Maple Grove.

Yesterday, I had the opportunity to get around and explore some of the little scattered forest preserves around DuPage County, since it was absolutely gorgeous out, the perfect temperature, and I had the day off. It would have been a shame and a waste not to have gone at all. Having grown up getting constantly lost in the wilderness, hikes through the woods and the forests has always been one of my favourite things; right across the road from the house I grew up in, we owned “a back forty,” a large parcel of wooded land with a river through it, a natural spring, and some great sledding hills. When I lived up in Traverse City, Michigan, there were so many spectacular places to hike or just to walk with views of the bay, all the hills that would definitely substitute for the mountains I loved to see while vacationing in areas that actually had mountains. Now that I’m in a suburb of a major metropolitan area, my choices for these nature excursions have dwindled, though it does look like there’s still a great dedication in this area to make sure that there are some plots of wooded land that remain intact. Yesterday’s visit included Maple Grove, a small sliver of a wooded area, the one closest to where I live since I got a late start. Compared to what I’m used to, it was very small and a little disappointing, but I still felt intensely grateful that it was there. At some points, the lushness of the woods was still enchanting, and, as you got toward the back of the preserve, the terrain varied a little more, got a little wilder.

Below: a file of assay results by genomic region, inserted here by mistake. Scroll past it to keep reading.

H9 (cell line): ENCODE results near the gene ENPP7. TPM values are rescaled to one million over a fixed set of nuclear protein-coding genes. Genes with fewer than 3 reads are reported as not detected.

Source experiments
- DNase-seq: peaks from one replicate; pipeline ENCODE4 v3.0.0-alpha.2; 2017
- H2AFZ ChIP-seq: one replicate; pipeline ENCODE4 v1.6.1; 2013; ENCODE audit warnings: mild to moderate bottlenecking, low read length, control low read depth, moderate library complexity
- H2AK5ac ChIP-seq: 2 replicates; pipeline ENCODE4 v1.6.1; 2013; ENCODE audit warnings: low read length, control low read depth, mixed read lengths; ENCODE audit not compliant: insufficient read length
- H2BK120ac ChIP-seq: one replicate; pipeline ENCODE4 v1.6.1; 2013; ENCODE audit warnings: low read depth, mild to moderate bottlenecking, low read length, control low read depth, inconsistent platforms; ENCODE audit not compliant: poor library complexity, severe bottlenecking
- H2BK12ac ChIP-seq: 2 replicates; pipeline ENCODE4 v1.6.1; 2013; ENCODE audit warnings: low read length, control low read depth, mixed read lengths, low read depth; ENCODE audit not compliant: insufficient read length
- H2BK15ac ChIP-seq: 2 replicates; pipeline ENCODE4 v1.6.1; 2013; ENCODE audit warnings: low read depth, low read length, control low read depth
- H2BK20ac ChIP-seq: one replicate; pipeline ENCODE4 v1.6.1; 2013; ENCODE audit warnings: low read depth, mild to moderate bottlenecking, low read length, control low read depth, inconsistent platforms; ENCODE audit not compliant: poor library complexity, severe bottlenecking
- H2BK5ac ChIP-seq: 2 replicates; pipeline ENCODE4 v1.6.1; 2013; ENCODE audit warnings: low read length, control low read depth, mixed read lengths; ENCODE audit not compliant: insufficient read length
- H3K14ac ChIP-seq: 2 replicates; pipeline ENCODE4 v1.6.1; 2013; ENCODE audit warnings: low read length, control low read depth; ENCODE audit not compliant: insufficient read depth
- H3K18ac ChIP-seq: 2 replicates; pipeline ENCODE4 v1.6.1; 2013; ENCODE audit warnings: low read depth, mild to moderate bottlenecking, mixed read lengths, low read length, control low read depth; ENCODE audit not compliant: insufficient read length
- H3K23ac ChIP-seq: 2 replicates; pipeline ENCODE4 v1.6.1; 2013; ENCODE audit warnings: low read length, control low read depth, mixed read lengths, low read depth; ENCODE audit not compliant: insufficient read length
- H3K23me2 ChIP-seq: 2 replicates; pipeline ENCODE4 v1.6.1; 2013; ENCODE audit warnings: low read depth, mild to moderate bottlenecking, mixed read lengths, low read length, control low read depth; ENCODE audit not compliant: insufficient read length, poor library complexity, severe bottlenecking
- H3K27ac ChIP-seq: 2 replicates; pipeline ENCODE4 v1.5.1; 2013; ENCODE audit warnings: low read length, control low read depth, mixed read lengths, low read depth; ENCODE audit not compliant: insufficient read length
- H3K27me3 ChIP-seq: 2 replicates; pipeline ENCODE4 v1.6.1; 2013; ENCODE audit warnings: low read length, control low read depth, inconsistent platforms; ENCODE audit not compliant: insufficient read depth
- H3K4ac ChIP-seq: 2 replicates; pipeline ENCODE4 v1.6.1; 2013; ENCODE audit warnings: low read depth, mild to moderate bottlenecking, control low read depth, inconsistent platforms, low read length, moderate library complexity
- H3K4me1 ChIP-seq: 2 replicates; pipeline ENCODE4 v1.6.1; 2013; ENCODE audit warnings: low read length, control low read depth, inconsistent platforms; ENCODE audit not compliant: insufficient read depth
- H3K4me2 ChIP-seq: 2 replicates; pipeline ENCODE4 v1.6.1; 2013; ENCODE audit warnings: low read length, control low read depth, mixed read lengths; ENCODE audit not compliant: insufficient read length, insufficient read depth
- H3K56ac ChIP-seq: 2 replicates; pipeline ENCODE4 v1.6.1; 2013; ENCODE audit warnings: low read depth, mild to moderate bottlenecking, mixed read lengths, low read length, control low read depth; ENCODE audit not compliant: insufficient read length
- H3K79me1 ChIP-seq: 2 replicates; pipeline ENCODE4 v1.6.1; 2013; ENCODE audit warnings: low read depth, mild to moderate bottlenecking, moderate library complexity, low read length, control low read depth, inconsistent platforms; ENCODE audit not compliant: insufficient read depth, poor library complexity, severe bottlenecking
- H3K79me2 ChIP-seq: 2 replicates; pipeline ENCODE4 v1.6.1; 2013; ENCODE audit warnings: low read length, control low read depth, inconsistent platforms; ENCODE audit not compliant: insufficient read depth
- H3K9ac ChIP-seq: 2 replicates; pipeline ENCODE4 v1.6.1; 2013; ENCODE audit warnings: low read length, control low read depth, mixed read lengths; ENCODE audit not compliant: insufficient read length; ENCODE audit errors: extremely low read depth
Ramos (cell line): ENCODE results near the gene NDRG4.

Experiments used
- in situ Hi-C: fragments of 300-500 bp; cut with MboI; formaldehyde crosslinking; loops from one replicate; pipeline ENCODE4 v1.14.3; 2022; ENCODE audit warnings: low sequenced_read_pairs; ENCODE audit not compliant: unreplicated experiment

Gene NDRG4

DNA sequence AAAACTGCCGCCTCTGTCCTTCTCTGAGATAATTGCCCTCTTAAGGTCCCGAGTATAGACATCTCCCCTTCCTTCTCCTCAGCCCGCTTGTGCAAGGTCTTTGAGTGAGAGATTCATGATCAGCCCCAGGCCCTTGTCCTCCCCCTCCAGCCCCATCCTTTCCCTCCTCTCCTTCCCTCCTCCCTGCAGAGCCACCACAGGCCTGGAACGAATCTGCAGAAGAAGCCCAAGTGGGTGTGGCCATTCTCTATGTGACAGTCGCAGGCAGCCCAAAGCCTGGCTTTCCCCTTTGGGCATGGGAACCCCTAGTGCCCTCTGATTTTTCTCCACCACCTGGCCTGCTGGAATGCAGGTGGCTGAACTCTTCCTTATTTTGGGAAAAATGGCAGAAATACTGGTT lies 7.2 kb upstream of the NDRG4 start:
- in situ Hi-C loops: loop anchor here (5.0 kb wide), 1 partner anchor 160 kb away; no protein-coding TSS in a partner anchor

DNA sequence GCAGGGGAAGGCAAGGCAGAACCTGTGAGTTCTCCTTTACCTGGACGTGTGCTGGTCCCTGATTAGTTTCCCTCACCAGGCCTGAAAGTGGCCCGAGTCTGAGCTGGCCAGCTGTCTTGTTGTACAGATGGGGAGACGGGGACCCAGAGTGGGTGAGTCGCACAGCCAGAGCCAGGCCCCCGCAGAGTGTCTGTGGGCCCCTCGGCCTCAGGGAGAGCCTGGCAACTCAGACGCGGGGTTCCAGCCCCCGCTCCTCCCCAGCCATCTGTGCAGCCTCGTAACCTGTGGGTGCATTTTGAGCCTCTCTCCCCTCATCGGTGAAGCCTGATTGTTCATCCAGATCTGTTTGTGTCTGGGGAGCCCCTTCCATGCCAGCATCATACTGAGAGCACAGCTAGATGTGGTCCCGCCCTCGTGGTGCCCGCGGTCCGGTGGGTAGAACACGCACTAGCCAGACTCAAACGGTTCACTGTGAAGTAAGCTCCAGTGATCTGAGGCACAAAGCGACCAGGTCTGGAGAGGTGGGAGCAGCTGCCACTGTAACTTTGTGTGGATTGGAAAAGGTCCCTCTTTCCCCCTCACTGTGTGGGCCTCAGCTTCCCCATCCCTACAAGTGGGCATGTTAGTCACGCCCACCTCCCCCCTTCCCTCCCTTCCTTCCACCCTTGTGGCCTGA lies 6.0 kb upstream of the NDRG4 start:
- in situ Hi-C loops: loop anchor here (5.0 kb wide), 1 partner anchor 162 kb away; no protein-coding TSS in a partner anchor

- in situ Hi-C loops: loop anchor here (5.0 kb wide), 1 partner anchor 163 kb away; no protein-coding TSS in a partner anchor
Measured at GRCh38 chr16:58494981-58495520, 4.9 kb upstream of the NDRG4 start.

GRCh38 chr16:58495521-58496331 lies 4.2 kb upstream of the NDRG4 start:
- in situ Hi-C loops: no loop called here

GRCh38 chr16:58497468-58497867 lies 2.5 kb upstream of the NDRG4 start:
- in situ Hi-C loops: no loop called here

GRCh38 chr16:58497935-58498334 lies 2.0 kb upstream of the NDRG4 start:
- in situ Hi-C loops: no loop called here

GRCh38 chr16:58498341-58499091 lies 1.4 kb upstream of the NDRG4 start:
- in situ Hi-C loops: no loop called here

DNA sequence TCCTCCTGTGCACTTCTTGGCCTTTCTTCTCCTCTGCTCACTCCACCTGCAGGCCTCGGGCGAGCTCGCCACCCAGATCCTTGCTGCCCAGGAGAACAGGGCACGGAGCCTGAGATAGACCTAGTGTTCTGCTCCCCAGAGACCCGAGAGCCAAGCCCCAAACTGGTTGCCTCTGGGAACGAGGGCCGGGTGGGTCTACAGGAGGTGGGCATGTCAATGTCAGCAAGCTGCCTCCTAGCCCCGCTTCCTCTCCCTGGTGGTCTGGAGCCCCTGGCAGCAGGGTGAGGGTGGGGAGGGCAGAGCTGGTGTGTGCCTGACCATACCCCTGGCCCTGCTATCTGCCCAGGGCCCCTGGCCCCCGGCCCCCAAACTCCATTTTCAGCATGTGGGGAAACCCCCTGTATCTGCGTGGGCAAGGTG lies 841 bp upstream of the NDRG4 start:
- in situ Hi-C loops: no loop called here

There was a particularly great, thin bridge over a lazy creek as broad as the path itself, but there were no particularly eye catching sights that might inspire something, except for one great fallen tree. It was forked, and the fork lay on the ground, while one branch of it seemed to twist up, like a rearing, threatening snake. I wish I’d remembered to bring my camera, but, alas, the picture will have to simply remain in my mind.

I’ve gotten used to ignoring the sounds of motors and passing planes in these little nature preserves, but the trail running along the back fences of the residential areas that bordered the area was the thing that really took a person out of the fairy tale setting, though some of them enhanced it. Over by the bridge, there is an absolutely beautiful yellow stone house that looks a bit like a manor in the English country side. A few of them looked like rustic homes of witches or fairy types. Others, however, just felt a little incongruous and reminded you that you were still in the ‘burbs. It made me think, though, of how those people might feel about people constantly drifting around by their back yards. Perhaps the price that comes along with having such a great back yard; it makes me think of the walks along the cliffs and shores on Mackinaw Island or in Newport, where it seems that the deal is, okay, you can have this fantastic place to live, but you gotta let people at least enjoy the views. I know I’d be okay with that.

I always feel a little charged up after one of these walks; I’ve gotten to the point in my novel where Solomon winds up in the company of some woodland band, so it did well to bolster the picture of the setting in my mind.

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